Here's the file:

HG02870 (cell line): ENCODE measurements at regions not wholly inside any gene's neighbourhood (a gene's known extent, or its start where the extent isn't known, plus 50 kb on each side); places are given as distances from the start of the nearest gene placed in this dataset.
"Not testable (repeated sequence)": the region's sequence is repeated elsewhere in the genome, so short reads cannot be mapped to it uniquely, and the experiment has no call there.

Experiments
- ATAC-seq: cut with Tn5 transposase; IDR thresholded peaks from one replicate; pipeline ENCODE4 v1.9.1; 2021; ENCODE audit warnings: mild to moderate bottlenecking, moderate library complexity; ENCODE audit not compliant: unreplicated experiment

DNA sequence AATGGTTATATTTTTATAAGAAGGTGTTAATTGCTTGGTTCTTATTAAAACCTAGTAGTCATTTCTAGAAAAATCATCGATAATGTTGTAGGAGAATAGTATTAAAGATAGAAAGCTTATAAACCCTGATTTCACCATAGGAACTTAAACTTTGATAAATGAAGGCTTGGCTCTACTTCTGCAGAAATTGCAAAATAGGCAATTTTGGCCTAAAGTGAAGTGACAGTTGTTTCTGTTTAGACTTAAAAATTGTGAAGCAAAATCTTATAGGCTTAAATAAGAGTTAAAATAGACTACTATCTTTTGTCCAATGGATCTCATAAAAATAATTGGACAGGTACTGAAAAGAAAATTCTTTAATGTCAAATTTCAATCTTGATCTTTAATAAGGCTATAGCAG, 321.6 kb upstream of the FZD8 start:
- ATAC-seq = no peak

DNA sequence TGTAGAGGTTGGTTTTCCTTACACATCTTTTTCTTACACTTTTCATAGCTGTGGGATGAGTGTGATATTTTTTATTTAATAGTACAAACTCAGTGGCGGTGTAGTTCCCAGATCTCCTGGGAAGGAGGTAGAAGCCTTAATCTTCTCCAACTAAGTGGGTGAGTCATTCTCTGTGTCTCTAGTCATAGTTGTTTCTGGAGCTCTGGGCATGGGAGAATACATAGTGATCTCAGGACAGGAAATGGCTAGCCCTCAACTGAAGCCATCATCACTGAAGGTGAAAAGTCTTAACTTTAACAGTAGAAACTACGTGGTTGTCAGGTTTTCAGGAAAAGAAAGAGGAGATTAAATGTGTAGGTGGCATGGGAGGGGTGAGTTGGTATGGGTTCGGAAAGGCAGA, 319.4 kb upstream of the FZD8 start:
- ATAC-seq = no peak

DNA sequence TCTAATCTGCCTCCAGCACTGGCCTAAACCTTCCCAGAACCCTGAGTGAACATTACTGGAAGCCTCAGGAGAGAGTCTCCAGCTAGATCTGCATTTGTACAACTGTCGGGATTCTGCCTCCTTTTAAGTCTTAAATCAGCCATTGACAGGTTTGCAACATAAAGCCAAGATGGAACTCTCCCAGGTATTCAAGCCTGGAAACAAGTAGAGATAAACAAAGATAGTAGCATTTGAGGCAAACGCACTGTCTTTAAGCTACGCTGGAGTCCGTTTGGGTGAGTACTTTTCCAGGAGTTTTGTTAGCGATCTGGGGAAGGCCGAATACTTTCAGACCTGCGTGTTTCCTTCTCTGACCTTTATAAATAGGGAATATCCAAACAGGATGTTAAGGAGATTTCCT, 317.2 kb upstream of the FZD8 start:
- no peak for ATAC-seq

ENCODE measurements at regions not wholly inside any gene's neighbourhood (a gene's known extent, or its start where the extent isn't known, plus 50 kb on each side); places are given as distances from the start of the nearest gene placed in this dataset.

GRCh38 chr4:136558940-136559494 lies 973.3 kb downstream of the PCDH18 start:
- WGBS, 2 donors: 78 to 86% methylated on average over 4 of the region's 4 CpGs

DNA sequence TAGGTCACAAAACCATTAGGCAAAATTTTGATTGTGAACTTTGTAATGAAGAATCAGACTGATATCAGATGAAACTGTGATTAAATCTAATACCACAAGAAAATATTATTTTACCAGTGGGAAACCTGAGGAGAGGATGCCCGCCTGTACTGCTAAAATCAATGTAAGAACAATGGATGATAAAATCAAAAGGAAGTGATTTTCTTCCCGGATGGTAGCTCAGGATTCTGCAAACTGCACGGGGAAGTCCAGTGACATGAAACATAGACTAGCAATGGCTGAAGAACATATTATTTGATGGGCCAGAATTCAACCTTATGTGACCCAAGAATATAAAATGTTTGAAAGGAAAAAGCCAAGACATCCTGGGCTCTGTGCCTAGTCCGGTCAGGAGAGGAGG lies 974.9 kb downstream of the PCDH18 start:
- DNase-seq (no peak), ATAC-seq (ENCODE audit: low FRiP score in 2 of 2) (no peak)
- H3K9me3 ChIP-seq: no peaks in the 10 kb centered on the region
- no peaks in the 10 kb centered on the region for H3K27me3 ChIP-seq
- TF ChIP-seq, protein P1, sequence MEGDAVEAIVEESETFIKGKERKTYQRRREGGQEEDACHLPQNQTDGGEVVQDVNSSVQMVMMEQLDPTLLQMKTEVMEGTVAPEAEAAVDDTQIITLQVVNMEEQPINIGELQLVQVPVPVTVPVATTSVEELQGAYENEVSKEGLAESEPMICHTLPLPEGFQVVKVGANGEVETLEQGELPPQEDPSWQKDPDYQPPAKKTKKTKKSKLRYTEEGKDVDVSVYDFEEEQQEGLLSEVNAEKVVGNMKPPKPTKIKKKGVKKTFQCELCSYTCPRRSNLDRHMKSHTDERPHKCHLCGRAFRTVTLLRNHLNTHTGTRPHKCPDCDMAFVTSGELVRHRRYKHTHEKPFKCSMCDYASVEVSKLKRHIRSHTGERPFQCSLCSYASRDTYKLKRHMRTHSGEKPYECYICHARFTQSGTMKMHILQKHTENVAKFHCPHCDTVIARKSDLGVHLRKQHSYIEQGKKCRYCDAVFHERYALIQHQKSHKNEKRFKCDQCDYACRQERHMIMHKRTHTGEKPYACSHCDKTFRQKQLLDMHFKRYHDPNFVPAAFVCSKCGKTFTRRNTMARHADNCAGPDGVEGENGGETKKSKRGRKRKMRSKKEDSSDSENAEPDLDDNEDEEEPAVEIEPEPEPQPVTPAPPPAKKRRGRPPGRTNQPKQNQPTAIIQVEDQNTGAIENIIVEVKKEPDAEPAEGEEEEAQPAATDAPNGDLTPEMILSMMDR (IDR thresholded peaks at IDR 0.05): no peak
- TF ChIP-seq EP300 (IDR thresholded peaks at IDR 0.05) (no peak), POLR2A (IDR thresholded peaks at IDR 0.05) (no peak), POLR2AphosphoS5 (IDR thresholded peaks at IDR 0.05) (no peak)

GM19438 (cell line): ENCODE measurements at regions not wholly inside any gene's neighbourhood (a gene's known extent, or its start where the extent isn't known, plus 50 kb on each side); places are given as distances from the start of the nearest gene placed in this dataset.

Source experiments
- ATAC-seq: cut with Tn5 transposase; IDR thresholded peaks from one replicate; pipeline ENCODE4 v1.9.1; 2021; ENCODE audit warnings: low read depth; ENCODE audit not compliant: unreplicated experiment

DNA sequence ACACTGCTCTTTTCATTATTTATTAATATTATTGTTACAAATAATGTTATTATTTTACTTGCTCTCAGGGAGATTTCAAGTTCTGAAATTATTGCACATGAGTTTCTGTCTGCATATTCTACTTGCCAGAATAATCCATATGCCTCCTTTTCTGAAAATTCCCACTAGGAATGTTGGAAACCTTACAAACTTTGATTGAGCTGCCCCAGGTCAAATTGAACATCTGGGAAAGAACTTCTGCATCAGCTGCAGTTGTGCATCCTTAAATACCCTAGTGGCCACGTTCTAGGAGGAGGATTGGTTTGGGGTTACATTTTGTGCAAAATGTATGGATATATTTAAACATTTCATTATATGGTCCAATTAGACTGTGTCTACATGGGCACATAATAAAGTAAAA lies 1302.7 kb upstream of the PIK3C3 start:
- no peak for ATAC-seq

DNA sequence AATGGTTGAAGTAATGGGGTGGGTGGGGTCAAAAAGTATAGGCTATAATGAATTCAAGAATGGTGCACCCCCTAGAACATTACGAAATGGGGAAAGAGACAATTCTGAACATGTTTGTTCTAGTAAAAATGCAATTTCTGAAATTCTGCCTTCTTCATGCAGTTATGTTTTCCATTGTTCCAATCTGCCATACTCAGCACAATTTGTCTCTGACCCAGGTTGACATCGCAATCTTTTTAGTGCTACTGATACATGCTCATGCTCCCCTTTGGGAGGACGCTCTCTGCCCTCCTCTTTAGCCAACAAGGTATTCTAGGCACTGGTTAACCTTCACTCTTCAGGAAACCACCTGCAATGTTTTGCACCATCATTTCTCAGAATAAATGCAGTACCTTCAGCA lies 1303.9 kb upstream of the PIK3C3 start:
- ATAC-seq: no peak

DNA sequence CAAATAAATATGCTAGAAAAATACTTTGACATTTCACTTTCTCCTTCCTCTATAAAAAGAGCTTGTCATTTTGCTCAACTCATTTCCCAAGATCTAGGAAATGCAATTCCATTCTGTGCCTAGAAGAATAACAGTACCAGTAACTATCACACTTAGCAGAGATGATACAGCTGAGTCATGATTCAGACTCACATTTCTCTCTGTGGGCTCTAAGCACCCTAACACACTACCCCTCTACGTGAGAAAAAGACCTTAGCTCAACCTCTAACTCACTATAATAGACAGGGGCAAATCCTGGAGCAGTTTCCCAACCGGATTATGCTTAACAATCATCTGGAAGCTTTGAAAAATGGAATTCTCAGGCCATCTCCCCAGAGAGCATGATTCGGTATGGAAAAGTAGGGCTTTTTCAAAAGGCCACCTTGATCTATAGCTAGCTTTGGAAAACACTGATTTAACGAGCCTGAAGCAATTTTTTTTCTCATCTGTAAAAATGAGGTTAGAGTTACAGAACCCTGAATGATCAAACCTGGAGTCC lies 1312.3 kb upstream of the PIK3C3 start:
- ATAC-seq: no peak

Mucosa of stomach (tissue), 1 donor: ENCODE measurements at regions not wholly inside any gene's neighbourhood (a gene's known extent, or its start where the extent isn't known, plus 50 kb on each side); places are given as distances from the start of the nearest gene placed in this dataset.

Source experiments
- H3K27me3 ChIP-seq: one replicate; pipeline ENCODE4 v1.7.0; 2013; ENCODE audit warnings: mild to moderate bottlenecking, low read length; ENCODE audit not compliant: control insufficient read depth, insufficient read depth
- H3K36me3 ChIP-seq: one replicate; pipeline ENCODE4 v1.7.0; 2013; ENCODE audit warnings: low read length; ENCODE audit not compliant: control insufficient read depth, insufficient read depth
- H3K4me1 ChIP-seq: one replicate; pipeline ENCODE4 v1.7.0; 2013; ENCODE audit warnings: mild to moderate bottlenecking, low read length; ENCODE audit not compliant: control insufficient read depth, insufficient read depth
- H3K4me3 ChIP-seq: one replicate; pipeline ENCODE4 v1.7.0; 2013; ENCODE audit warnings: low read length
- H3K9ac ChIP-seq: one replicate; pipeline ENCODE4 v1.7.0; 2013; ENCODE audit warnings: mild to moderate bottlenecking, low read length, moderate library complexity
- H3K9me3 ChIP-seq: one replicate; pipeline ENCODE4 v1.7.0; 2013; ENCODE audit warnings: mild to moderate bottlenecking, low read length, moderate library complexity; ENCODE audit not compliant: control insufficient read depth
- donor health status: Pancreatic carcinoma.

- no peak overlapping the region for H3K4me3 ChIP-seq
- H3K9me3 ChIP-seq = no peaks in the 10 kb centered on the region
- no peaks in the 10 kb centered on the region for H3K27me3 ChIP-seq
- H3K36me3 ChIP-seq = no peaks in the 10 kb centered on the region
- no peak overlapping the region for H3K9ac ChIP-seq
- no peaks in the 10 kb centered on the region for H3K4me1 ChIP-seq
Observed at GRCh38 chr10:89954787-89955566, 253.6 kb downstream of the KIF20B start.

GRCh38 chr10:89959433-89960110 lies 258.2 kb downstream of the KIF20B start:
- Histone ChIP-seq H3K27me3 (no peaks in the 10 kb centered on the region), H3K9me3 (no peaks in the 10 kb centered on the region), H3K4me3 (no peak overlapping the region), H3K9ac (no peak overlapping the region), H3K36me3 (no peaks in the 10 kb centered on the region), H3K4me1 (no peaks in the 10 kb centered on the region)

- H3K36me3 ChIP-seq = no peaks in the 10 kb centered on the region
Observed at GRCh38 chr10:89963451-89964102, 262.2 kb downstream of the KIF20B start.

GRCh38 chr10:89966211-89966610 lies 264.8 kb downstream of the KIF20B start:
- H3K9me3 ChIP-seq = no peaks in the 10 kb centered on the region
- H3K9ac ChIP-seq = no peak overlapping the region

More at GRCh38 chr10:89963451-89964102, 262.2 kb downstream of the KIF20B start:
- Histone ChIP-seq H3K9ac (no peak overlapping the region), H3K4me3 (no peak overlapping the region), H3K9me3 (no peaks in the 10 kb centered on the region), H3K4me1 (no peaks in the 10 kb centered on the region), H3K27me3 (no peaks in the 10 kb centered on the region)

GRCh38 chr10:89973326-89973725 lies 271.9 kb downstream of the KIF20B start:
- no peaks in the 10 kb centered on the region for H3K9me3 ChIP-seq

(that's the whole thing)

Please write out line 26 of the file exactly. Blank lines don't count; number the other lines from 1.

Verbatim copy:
- ATAC-seq: no peak